Yevgeny Zamyatin: ‘We’
We is a little known novel that has an impressive pedigree. For a start it is the novel that inspired Orwell’s 1984 and Huxley’s Brave New World, and was inspired by and stands as counterpoint to H.G. Wells’ various attempts at describing his ideal of a scientific utopia. Written in the early 1920’s in Russia when the Bolshevik revolution was at the height of its power, the book was banned only to surface in translation first in New York, then around the world. This is also the book that earned Zamyatin exile from Russia. So, with such an outstanding place in literary history, is there a reason why We is not better known?
Despite the translator claiming in the otherwise excellent introduction to the Penguin Classic’s publication of We that the book is postmodern because it represents the future, it is immediately obvious that this is a modernist novel. The clean lines and crisp prose of the early section of the novel when the protagonist D-503 is a firm believer in the scientific hegemony give way to impressionistic sweeps of the authors linguistic brush. This is, however, no Monet we are dealing with. The sharp dislocations and semi-transparent blurrings of action into ideology bring to mind the technologically inspired paintings of the Vorticist movement, and in their speed and experimentalism conjure the early Italian Futurists. The author’s sympathy clearly falls upon the side of nature and freedom, but the book is mostly concerned with the city and with the human as machine. Indeed, the narrative feels as if it is as much a criticism of Marinetti and Fascism as it is of the namechecked Taylor and Russia’s fledgling Communism.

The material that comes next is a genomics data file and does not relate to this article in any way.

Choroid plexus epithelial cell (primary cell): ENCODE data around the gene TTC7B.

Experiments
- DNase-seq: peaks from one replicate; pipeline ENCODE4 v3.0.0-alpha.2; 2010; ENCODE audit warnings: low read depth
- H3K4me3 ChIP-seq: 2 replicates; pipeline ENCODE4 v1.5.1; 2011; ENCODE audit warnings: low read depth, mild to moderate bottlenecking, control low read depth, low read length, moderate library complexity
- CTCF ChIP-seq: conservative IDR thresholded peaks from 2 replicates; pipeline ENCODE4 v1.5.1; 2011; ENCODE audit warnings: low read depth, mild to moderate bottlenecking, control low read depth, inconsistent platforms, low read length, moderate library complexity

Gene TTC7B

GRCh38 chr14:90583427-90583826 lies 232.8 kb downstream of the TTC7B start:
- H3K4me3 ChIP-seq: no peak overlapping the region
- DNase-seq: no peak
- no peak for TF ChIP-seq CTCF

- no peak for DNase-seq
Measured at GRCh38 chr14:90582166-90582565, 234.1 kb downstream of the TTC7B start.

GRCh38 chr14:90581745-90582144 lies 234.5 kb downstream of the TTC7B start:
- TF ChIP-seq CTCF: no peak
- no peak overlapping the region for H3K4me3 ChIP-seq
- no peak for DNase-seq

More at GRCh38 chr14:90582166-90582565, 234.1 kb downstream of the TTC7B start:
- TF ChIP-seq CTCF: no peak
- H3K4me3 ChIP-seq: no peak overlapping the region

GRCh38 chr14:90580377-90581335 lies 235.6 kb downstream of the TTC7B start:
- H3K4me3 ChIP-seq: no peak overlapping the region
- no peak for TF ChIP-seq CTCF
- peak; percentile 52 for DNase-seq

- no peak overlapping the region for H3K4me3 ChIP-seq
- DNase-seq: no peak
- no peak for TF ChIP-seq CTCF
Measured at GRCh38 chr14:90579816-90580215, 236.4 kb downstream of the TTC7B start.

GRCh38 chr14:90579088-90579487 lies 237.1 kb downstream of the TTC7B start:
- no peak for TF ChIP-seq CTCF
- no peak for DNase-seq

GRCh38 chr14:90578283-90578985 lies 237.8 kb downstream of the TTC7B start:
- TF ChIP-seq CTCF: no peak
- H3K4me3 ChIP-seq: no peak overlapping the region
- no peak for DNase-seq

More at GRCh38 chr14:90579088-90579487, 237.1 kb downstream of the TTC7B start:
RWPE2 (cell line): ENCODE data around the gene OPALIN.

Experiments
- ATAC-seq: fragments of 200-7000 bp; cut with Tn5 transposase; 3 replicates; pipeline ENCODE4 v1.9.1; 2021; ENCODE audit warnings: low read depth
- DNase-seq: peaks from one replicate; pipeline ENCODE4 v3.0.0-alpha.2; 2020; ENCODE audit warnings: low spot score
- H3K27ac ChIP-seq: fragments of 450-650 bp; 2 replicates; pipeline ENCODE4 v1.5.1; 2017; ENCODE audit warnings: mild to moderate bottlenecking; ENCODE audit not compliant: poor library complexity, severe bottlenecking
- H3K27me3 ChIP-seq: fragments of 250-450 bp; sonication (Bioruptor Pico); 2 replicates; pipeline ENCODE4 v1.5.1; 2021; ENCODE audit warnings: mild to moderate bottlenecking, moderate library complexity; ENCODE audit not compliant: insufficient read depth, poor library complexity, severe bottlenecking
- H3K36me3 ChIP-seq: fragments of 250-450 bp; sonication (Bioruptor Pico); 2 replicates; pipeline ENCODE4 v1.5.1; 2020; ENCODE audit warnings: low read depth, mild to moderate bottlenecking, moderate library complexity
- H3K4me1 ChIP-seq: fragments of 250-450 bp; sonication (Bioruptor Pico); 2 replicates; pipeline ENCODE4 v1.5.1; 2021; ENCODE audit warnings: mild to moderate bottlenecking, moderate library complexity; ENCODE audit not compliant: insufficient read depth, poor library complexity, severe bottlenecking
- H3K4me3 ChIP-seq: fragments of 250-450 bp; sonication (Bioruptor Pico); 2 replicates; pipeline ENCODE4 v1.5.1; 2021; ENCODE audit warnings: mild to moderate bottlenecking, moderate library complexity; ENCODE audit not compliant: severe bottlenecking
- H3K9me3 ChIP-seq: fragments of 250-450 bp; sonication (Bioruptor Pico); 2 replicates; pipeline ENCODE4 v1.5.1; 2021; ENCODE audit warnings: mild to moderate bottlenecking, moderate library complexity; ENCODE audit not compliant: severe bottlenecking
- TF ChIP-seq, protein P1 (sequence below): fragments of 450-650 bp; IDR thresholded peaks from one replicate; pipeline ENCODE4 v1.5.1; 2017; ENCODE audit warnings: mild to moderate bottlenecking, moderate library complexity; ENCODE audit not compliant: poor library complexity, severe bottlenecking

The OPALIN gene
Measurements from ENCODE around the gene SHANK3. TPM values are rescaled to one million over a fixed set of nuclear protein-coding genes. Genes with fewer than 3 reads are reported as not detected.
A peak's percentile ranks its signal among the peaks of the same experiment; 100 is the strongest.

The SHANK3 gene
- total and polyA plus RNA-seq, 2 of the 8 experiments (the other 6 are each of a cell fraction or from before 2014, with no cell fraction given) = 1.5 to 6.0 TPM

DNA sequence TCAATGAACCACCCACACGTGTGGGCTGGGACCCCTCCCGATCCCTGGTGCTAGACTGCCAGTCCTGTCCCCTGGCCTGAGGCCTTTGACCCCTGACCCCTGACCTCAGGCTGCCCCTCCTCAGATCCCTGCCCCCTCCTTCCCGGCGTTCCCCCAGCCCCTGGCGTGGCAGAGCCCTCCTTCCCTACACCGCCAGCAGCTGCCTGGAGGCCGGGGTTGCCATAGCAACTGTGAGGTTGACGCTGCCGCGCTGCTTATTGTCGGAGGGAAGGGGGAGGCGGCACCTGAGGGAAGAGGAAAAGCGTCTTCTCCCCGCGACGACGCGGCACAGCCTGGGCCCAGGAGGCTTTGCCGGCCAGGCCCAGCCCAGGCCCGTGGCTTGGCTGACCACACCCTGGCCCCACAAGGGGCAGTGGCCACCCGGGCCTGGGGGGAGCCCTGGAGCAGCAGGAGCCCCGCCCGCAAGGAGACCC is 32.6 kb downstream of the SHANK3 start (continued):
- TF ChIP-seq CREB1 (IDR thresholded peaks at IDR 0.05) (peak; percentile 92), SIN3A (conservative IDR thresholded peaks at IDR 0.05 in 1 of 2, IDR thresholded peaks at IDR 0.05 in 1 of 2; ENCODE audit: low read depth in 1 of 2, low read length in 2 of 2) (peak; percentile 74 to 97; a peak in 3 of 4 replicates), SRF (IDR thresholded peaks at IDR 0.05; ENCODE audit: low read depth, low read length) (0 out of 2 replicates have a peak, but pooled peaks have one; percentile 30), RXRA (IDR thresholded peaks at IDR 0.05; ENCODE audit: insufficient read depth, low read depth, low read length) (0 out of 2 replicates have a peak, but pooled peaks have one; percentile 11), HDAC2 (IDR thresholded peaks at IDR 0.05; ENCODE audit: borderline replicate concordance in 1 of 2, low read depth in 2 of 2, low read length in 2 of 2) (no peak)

As a modern reader, the bulk of the novel comes off as a fevered race through the dualism of man. One minute D-503 craves peace and happiness and is willing to surrender himself to something greater in return for a guarantee of this, but the next he revels in emotion, freedom, and the complexity of experience that I-330 opens up for him. He cycles between the two like a man with influenza, hot one moment, cold another, unable to reconcile the two states of being in one body. This is, therefore, a book that should be devoured in one sitting if at all possible in order to heighten the feeling of speed, and to underline the swings between the desire for submission and the desire for freedom that have been so carefully crafted. This novel deserves to be better known outside of SF circles, and whilst it is perhaps not the easiest of reads due to it’s somewhat experimental modernist nature, it is closer to a present day novel than it is to Ulysses, and that alone should convince the wary reader that this is worth their time.